Trends in SASM behavior over the twenty-first century based on A1B scenario of the CMIP3 multimodel simulations. Horizontal axes denote circulation strength as measured by IMI while vertical axes denote SASM-related precipitation. The ensemble mean (large green square) over all models/simulations is shown for comparison. (a) Results for all 23 AOGCMs with results from multiple realizations averaged to give a single estimate for each model; the model precipitation is defined as the mean over the Indian grid boxes (latitude and longitude range or section reference). (b) As in (a), but for all 51 individual realizations. (c) As in (a), but defining the model precipitation as the mean over broader South Asian region (8.5°–30°N, 65°–100°E). (d) As in (b), but defining the model precipitation as the mean over broader South Asian region.

Citation: Journal of Climate 25, 11; 10.1175/JCLI-D-11-00133.1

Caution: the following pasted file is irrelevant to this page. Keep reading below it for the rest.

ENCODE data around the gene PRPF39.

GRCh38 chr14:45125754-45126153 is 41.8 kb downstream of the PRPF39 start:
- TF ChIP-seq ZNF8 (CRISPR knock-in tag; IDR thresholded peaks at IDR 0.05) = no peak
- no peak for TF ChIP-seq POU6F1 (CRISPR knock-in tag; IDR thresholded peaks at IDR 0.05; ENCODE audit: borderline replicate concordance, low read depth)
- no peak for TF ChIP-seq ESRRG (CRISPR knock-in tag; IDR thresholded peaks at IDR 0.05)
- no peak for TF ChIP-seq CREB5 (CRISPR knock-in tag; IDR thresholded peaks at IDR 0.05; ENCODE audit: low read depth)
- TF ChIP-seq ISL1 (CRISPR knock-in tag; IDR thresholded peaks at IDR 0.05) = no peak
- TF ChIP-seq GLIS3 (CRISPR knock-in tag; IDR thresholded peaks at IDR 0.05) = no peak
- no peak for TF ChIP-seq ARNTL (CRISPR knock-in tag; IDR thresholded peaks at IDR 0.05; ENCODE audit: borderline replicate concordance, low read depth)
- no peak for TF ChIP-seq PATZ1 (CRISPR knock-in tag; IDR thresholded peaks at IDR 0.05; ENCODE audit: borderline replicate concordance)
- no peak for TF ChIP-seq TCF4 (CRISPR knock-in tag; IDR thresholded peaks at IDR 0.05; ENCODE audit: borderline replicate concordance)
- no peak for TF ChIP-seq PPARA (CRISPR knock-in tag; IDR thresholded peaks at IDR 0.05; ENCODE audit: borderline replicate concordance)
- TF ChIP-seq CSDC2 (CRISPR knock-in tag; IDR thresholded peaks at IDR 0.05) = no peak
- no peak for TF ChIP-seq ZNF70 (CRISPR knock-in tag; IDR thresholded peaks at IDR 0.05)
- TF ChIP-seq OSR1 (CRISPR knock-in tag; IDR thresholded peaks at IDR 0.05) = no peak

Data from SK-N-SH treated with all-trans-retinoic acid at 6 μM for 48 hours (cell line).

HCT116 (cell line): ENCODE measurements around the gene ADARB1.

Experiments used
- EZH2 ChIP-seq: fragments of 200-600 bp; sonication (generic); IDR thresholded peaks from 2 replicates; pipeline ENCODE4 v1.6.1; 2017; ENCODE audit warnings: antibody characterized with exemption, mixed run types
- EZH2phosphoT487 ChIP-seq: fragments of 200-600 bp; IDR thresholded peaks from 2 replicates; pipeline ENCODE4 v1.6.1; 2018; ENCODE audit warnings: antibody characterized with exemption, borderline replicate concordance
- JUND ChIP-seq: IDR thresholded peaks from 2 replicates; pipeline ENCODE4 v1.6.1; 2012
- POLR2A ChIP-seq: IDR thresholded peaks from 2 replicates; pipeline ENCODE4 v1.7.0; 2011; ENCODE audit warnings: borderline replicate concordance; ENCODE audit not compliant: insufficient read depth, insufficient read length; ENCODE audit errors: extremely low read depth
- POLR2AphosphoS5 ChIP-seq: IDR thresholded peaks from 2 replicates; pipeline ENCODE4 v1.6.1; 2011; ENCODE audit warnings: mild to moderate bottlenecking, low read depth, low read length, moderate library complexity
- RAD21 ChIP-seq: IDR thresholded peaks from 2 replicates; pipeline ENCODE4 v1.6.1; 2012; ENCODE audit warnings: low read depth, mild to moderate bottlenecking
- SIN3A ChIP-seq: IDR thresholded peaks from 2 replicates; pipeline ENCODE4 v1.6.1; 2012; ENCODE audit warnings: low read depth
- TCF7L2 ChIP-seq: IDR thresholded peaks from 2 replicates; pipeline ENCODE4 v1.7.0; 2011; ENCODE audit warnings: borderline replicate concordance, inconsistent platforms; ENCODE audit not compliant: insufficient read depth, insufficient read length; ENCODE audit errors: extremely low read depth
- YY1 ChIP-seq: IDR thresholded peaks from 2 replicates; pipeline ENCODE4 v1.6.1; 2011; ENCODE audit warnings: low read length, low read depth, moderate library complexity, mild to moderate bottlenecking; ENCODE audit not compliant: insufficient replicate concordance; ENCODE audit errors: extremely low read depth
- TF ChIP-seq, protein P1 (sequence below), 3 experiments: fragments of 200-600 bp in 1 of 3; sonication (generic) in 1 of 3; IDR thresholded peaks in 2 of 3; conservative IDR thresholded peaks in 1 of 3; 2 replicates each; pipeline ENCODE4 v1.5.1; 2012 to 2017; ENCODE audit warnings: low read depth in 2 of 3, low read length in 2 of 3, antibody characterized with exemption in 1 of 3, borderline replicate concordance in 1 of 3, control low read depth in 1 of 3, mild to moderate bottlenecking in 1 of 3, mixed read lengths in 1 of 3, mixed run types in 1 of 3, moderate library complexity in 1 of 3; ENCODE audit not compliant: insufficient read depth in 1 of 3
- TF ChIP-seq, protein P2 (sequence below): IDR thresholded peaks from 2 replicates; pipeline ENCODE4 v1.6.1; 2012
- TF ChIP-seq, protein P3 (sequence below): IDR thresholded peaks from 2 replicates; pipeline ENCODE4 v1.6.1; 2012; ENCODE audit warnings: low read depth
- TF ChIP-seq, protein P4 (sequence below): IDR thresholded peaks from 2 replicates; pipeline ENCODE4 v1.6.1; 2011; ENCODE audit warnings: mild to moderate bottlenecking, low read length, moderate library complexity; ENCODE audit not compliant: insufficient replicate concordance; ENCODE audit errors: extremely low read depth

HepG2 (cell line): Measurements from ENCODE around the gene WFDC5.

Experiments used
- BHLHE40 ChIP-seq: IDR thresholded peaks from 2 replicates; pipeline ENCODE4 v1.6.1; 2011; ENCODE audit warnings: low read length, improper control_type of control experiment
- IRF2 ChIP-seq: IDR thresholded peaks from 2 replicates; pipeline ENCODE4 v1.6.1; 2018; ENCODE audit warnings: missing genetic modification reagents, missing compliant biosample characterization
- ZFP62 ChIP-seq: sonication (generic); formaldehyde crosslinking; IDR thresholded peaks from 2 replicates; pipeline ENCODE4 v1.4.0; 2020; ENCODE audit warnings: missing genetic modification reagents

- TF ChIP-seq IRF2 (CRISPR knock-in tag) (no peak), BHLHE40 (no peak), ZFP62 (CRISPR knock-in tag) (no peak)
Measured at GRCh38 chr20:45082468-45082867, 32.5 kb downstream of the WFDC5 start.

By comparison with the large spread seen in the historical (20C3M) simulations (see Fig. 3 in Fan et al. 2010), the trends for the A1B projections show a far more consistent tendency toward a weakened SASM circulation and increased SASM precipitation (this is evident from the clustering of the simulations in the upper-left part of the four panels). Moreover, unlike the 20C3M simulations, there is far greater consistency among multiple realizations of the same model [e.g., CCSM3, MIROC3.2(medres), etc], suggesting that, unlike the historical period, the forced signal dominates over the role of internal variability. All of 10 (8 out of 10) models with multiple realizations show consistent trends in the IMI (Indian precipitation) in SRES A1B projections versus only 2 out of 10 (4 out of 10) in 20C3M simulations.